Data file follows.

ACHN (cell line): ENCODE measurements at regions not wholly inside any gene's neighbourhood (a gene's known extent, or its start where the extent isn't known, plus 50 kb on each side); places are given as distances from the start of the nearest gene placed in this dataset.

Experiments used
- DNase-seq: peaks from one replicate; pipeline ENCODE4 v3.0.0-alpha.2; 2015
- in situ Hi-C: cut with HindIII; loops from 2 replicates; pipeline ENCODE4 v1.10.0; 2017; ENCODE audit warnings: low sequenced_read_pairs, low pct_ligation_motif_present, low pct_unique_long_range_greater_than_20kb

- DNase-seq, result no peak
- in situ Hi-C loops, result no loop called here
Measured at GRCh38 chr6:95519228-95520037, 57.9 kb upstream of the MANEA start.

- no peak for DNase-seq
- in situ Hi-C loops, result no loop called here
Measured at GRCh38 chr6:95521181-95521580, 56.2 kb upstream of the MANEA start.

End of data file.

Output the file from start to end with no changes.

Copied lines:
ACHN (cell line): ENCODE measurements at regions not wholly inside any gene's neighbourhood (a gene's known extent, or its start where the extent isn't known, plus 50 kb on each side); places are given as distances from the start of the nearest gene placed in this dataset.

Experiments used
- DNase-seq: peaks from one replicate; pipeline ENCODE4 v3.0.0-alpha.2; 2015
- in situ Hi-C: cut with HindIII; loops from 2 replicates; pipeline ENCODE4 v1.10.0; 2017; ENCODE audit warnings: low sequenced_read_pairs, low pct_ligation_motif_present, low pct_unique_long_range_greater_than_20kb

- DNase-seq, result no peak
- in situ Hi-C loops, result no loop called here
Measured at GRCh38 chr6:95519228-95520037, 57.9 kb upstream of the MANEA start.

- no peak for DNase-seq
- in situ Hi-C loops, result no loop called here
Measured at GRCh38 chr6:95521181-95521580, 56.2 kb upstream of the MANEA start.